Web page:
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August 1, 2008

Pacific Cup Trophies Tonight

Overall winner Joby Easton cooling off poolside with daughter Piper.

© Latitude 38 Media, LLC

After nearly a week of poolside lounging, cold-beverages, and parties, the 2008 Pacific Cup wraps up tonight with the trophy presentation at Kaneohe YC. In light of that, here’s a rundown of this year’s winners and some parting shots. We’ll have full coverage in the September issue of Latitude 38.

Leif Wadleigh, left, and the Bullet crew looked to skipper Michael Maloney to make the tough tactical calls. Their trust was well-placed as the Express 37 sailed to a convincing win in Division C and a 4th overall.

©2008 Latitude 38 Media, LLC

1) Rain Drop, Cascade 36, Joby Easton/Bill Huseby — 1st Doublehanded 1, Latitude 38 Performance Trophy
2) Sleeping Dragon, Hobie 33, Dean Daniels — 1st Division D
3) Sapphire, Synergy 1000, Dave Rasmussen — 2nd Division D, Carl Schumacher Trophy
4) Bullet, Express 37, Michael Maloney 1st Division C
5) E.T., Antrim 27, Todd Hedin — 3rd Division D
6) Criminal Mischief, R/P45, Chip Megeath — 1st Division F
7) Bar-ba-loot, Moore 24, Andy Hamilton/Sarah Deeds — 1st Doublehanded 2
8) Checkered Past, Wyliecat 39, Chris Gibbs — 1st Division B
9) Sabrina, Calkins 50, Chris Calkins/Norm Reynolds — 1st Division E
10) Recidivist, Schumacher 39, Ken Olcott — 2nd Division E

First Elapsed Time:
1) Pegasus OP-50, Owen/Clark 50, Philippe Kahn/Richard Clarke — 7d, 15h, 17m, 50s

Bluewater Sailing Family Trophy: Sapphire

Storm Trysail Club Team Trophy: Encinal YC, Shaman, Cal 40 Steve Waterloo, Azure, Cal 40 Rodney Pimentel, Music, Nordic 44, John McCartney;

Will Paxton put years of El Toro experience to work for Thursday’s Toro racing, winning in the name of California Girl and Flash.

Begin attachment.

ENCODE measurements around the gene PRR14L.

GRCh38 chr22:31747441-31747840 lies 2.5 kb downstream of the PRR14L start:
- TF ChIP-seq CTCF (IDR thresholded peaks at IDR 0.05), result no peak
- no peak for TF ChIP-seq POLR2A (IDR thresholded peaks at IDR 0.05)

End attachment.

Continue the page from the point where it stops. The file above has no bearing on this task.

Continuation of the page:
© Latitude 38 Media, LLC

The Pacific Cup lives up to its billing as "The Fun Race to Hawaii," in part due to the reception awaiting the crews and families when they arrive at Kaneohe Bay. From the "leis and trays [of mai tais]" and Mooring Committees, to the crew sighting the finish from the Marine Corps base and the folks on the race deck, the volunteer effort at Kaneohe YC was pretty remarkable. All these people worked through the weekend, getting little sleep, if any at all. Then, when Monday or Tuesday rolled around, many had their day jobs to return to.

Volunteers like Cheryl Hunt and Taini Small on the “leis and trays” committee put a lot of aloha spirit in the “Fun Race to Hawaii”

©2008 Latitude 38 Media, LLC

It wasn’t just the number of members or even non-members who were there through the nights and days, greeting boats as they arrived. It’s that each one seemed genuinely happy to be there doing it, genuinely concerned that the crews got a warm reception and that everyone felt welcome. Over here on the mainland, the notion of the "aloha spirit" often seems like a hollow caricature of itself, like when a marketer tells us to expect an ethereal blast of "aloha" every time we open a can of their macadamia nuts. At Kaneohe YC the "aloha spirit" is alive, and it’s for real.

Clearing the Air on AIS in Mexico

An AIS (Automatic Identification System) receivers like this one aid mariners in traffic monitoring and collision prevention.

© 2008 si-tex

Recently there has been a lot of misinformation about AIS systems, regarding what they cost, what they do, and whether they will be required in Mexico this winter.
First of all, there are two types of AIS systems. First, there are receiver-only units, which have been advertsied in Latitude for under $400. Second, there are receive-and-transmit units. You can buy the Raymarine receive-and-transmit units from West Marine for about $1,000. They don’t cost $4,000 — unless you own a big ship.